We all love Jackie’s glove and were pleasantly surprised by what we have seen with his bat (.280 with six RBIs in seven games), but his leadership level just jumped up a few notches from what we saw Saturday night. How can you not want to go to war with a guy like that, who clearly has the back of his teammates? If you haven’t seen the video, go on MLB.com and check it out. Hannahan was leading the charge for his players in the scrum with the Royals.

Another guy you have to be impressed with is Jeanmar Gomez. Yes, the team was given a warning by the umpires after the Choo/Sanchez incident, but he decided that he had to stand up for his teammates. So he came out in that third inning and plunked Moustakas. While Manny Acta said it wasn’t the “smartest thing” for Gomez to do, since it really could tax his bullpen, there is no doubt the kid from Venezuela won a lot of respect in the clubhouse.

Said Hannahan: “This is the way baseball has been played for a long time. You hit our studs. We hit your studs. That’s the way it’s always been played and that’s the way it should be played.” Gomez looked great in the first two innings of his first start of the season, but gave way to Josh Tomlin, who had been skipped because of Tuesday’s rainout, the Ubaldo Jimenez suspension, and the re-arrangement of the rotation.

Should we at all be concerned about Tomlin? He was a revelation the last year and a half as a guy who is a strike throwing machine, but hasn’t fooled anyone thus far, and actually hasn’t since the all-star break last season. It is possible that the book is out on Tomlin, but its still very early. But of the five Indians starters, he has clearly been the most shaky. He was dogged by the home run ball last year, and gave up two in his first start of the season on Tuesday. In his relief appearance Saturday night, he allowed the Royals to creep back into a game the Indians were in command of. He went three and two thirds, giving up five runs (four earned) on six hits. It will be very interesting to see how Tomlin looks in his next scheduled start, which will be Thursday night in Seattle.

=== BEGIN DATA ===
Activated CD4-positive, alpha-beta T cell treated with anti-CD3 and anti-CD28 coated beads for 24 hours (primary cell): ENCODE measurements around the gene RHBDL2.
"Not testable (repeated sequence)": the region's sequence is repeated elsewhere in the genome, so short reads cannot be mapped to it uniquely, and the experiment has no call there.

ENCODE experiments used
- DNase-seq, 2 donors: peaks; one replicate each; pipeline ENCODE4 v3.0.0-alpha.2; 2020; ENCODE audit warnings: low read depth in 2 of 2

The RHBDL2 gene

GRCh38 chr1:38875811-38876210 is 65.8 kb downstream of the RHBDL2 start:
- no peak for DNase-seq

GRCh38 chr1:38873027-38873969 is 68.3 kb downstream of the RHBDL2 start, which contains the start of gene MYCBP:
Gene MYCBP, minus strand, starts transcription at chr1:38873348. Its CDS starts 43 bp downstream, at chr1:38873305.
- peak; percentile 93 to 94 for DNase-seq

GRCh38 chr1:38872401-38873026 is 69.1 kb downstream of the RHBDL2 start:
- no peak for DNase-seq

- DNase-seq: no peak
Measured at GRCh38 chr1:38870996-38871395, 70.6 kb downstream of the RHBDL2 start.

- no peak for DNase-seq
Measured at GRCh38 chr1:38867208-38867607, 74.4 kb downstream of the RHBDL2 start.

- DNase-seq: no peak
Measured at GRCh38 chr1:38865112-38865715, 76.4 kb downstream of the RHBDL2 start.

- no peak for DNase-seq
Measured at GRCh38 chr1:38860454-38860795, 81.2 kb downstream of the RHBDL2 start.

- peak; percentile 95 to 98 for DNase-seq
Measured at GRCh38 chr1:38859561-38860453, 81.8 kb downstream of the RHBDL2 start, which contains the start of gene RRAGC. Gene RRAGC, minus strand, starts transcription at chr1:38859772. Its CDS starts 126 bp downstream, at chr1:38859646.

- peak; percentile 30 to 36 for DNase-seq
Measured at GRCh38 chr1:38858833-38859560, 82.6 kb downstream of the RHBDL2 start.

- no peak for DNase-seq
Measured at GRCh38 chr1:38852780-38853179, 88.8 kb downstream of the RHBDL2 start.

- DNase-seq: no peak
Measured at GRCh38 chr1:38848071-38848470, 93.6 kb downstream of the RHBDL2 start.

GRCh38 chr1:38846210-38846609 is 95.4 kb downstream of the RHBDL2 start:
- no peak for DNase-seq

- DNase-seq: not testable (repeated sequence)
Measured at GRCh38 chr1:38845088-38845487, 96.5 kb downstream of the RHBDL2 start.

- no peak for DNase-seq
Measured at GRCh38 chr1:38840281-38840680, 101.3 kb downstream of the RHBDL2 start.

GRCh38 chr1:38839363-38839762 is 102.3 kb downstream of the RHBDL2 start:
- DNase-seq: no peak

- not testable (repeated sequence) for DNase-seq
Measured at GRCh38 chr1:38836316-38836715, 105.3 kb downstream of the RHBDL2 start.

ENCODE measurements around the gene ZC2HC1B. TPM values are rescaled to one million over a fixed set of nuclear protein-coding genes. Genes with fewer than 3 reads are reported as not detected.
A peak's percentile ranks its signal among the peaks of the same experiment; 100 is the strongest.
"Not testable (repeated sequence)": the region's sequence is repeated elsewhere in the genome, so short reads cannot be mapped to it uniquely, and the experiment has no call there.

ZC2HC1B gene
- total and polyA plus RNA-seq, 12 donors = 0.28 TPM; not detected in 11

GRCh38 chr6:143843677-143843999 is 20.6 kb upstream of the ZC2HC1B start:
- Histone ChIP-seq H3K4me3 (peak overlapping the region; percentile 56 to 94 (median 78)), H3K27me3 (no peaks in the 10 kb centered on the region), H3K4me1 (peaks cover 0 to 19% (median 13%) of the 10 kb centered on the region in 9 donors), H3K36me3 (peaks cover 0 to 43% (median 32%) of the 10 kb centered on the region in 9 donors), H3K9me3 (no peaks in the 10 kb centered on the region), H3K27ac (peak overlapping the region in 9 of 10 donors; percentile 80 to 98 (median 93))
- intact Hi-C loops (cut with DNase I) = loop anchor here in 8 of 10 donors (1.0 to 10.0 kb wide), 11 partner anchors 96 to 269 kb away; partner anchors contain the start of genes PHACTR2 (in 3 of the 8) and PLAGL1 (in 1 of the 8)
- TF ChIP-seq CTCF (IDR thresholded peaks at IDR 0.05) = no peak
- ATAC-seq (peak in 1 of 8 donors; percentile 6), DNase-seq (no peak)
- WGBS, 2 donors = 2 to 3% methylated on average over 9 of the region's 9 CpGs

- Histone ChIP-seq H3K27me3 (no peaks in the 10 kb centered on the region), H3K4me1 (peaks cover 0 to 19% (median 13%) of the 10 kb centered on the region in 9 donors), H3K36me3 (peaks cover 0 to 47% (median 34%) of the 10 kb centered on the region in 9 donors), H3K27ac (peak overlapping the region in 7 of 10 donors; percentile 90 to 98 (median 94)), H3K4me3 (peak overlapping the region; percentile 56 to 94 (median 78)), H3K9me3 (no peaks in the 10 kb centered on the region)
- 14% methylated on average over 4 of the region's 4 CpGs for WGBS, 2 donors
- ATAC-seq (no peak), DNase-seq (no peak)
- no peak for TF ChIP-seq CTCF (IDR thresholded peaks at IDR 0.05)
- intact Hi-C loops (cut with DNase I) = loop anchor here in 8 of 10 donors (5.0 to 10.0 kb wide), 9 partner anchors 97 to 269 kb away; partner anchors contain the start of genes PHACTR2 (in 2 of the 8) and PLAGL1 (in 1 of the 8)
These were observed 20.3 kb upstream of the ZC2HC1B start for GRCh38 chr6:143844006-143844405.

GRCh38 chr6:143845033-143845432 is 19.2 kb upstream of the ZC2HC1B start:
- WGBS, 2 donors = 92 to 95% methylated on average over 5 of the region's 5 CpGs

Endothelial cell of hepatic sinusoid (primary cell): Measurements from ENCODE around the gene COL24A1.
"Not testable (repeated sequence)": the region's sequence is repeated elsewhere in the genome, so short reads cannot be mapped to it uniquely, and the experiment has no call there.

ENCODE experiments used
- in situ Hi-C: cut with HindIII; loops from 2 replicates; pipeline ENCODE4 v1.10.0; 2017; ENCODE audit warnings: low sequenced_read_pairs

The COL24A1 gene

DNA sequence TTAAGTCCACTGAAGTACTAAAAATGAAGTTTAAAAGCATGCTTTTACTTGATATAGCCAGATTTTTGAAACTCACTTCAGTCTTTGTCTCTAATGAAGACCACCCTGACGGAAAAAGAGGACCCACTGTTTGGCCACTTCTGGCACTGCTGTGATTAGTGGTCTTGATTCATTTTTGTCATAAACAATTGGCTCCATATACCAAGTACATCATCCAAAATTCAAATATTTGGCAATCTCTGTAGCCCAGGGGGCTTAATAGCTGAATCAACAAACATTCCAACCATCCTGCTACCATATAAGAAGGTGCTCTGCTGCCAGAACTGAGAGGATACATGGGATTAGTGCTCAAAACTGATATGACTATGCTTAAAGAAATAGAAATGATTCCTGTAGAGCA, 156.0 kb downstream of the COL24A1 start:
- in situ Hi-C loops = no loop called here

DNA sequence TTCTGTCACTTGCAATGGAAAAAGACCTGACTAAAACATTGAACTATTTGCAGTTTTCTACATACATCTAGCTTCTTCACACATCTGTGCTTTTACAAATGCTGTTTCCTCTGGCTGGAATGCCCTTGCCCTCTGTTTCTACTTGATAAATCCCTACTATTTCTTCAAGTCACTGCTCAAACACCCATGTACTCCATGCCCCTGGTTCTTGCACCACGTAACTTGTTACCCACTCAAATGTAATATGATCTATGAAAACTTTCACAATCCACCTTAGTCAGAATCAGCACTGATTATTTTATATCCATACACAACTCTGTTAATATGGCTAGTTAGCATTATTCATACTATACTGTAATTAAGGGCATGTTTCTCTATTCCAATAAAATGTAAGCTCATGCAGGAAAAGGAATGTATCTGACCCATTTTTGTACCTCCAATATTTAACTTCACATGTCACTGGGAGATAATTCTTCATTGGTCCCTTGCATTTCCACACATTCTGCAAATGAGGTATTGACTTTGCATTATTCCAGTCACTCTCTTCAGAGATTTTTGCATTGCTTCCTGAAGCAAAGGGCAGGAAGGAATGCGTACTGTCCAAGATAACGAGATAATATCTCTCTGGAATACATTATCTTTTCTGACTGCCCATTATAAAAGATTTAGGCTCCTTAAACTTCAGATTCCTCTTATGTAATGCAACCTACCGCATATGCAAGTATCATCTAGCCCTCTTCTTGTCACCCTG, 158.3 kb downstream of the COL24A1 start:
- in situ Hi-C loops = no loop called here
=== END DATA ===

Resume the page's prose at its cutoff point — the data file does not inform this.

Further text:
Is the Bullpen Mafia showing some chinks in the armor? It is going to be extremely hard for the Tribe’s bullpen arms to top what they accomplished last season. If you take a look back at recent Tribe history, it seems as if their bullpens are good in odd years. 2005 they were lock down with five quality arms from both sides (Arthur Rhodes, Scott Sauerbeck, Rafael Betancourt, Bob Howry, Bob Wickman). In 2007, Betancourt, Jensen Lewis and Rafael Perez were incredible in front of closer Joe Borowski, who saved 45 games. in 2011, the Mafia was born and was the key to the Indians surge to contention (2009 was the aberration).

Well it is 2012 and the Tribe’s pen has been a tad shaky. While Tony Sipp, Joe Smith, and Vinnie Pestano were terrific in closing out Derek Lowe’s second win Friday, the guys really struggled Saturday, blowing a 9-2 lead. The three combined to give up three runs in two and a third innings, allowing the Royals to tie the game at nine. Yuniesky Betancourt of all people took Pestano deep in the eighth with the Tribe nursing a one run lead. It was the second time in this short season that a late home run ball has bitten Pestano at the worst time.

You cannot compete for a division title with a shaky bullpen. This isn’t a new thought by any means.

On a positive note, Chris Perez looked great for his second straight appearance, getting the Royals in order to close out Saturday’s game. Jairo Ascencio, who Acta had to go to in a 9-9 ninth inning tie, got the win. When he entered that game, it had the feel of when Eric Wedge went to Tom Mastny to face David Ortiz, Mike Lowell, and Kevin Youkilis in Game Two of the 2007 ALCS in the bottom of the 10th. You had the sense something would go wrong, yet it never did.

Up next for the Tribe will be a trip to Seattle to visit the Grinder and his Mariners for a three-game set starting tomorrow. Justin Masterson will get things started for the Indians against veteran righty Kevin Millwood. Get ready for some late nights this week, Tribe fans. Each Seattle start is at 10:05 EST.